Album: Duty Now For The Future
Label: Warner Bros.
There was a time, long ago, when Northeast Ohio, particularly the city of Akron, was a hotbed of music. Bands like Zero Defex, The Pretenders (or at least Chrissy Hynde), and Pere Ubu were re-writing the rules of rock music and garnering great success in the process. Along with these artists were one of the most brilliantly original bands that the world has ever seen: Devo. Though they are certainly best known for their 1980 mega-single, “Whip It,” the song is not very representative of their overall body of work. Mixing pop, punk, and well, pure madness, Devo possesses an unrivaled musical catalog. A perfect representation of everything that makes Devo great, and arguably their best album, is their 1979 release, Duty Now For The Future.
Part Talking Heads, part Bad Brains, and part something indescribable, Devo remain one of the most amazingly unique bands in history. Definitely delving into what one might consider “nerd rock,” the band have that geeky sound, yet they are rockers through and through. Setting it apart from their debut, Devo move their trademark synthesizers to the forefront of the music on Duty Now For The Future. Making the synth more prominent began the shift that would remain for the rest of Devo’s career. The band enters into strangely cheerful, if not somewhat eerie territory on oddball track, “The Day My Baby Gave Me A Surprise.” The band also shows off nothings short of pure genius on the quirky, “Smart Patrol/Mr. DNA.” It is as close to organized “rock” as Devo gets, and it is easily one of the finest tracks the band has ever recorded.
The music of Devo rewrote the rules of music each time they released an album, and it is absolutely the case on Duty Now For The Future. If you look past the sound bytes and synthesizers, Devo is very much a “standard” guitar & drums type of rock band. However, it is their addition and use of these new “technologies” that makes Devo the band that they are. Pioneering a wide range of approaches to the still-new synthesizer, much of the music of Devo has a bit of “80’s charm.” However, the synthesizer included, the music itself is far more aggressive in nature than most of their counterparts, and it is this pace and intensity that makes Devo great. The basswork of Gerald Casale is absolutely brilliant, switching keys and tempos, as is highlighted on “S.I.B. (Swelling Itching Brain).” The band even takes a moment to put their own spin on the classic, “Secret Agent Man.”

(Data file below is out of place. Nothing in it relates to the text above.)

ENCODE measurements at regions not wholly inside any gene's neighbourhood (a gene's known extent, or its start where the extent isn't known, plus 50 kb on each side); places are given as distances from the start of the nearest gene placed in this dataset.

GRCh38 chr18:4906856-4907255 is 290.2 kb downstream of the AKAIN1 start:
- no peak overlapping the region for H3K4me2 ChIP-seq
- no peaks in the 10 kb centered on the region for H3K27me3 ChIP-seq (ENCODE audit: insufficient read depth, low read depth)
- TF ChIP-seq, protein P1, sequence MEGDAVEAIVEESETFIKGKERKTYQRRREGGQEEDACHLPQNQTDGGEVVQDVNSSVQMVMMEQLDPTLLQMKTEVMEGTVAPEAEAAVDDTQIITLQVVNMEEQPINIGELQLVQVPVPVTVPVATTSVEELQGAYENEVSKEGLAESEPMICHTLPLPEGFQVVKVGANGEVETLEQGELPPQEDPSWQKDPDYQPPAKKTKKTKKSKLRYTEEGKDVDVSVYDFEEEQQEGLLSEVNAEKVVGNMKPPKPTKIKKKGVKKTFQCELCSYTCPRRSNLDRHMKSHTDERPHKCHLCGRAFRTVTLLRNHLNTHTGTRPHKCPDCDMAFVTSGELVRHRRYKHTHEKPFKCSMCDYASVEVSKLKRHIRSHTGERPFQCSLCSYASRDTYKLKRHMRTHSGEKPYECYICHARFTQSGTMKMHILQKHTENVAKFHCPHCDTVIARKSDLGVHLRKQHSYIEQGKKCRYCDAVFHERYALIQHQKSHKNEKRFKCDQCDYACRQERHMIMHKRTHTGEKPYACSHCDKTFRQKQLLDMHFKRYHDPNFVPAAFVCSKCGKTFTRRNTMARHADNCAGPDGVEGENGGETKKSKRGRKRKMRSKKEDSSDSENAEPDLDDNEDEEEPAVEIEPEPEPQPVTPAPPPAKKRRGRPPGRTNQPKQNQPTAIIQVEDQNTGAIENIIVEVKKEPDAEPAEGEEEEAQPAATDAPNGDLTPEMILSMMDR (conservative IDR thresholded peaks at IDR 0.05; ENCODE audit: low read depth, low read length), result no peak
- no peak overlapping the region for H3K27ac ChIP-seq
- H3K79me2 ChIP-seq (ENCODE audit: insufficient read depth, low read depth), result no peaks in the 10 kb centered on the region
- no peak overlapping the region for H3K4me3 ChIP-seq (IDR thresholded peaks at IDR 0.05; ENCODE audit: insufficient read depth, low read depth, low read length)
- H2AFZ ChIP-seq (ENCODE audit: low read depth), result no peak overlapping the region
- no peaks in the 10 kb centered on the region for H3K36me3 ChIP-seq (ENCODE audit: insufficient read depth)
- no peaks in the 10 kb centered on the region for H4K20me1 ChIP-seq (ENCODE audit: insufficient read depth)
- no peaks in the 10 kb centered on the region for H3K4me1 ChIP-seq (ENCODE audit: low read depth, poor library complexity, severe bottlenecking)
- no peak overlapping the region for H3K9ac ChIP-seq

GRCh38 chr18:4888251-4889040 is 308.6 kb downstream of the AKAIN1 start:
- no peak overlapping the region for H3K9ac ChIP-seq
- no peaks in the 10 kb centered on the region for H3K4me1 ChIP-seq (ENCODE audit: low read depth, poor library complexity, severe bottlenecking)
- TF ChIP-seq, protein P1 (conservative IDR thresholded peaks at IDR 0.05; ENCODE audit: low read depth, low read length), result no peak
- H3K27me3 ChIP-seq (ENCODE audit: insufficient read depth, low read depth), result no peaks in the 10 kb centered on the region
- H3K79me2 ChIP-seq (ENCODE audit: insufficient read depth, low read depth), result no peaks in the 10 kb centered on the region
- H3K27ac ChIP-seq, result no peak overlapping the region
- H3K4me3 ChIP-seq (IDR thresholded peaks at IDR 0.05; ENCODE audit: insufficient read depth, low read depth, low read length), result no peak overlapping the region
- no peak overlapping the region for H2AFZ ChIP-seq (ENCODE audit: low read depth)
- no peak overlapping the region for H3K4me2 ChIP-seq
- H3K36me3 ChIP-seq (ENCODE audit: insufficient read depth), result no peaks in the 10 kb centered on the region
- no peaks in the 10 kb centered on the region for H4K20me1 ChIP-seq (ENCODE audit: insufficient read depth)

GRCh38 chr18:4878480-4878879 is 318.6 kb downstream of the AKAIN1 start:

The vocals on Duty Now For the Future, delivered by Mark Mothersbaugh, are very reminiscent of a higher pitched David Byrne. Singing in a rather halting, near spoken, smart manner, the vocals pair perfectly with the jarring music in the background. The diversity in subject matter is so varied that it almost becomes lost within the perfectly measured, consistent manner in which Mothersbaugh delivers. Slyly critiquing things like fascism with a playful, almost silly sound, “Triumph Of The Will” is an absolute masterpiece. One of the most amazing things about this song is that, even though it seems mocking, the song itself sets no clear “opinion” on the subject. From serious philosophical issues to pure idiocy, Duty Now For The Future has songs that truly represent everything that makes Devo the amazing band they are.
Devo will forever remain one of the most talented, yet strange bands that the world has ever seen. With their trademark “geek” rock and unmistakable vocals, they pushed the boundaries of music throughout their entire career. Taking the “standard” band configuration and pushing the synthesizer to the front, they redefined what could be considered rock music. Jerky, almost space-age sounds, combined with lyrical delivery to match, Devo often appears as a more modern version of the Talking Heads. Though their entire catalog is nothing short of brilliant, their 1979 release, Duty Now For the Future is one of their finest recordings and serves as a foreshadowing of the amazing things the band would do later in their career.
Standout tracks: “Blockhead,” “S.I.B. (Swelling Itching Brain),” and “Smart Patrol/Mr. DNA.”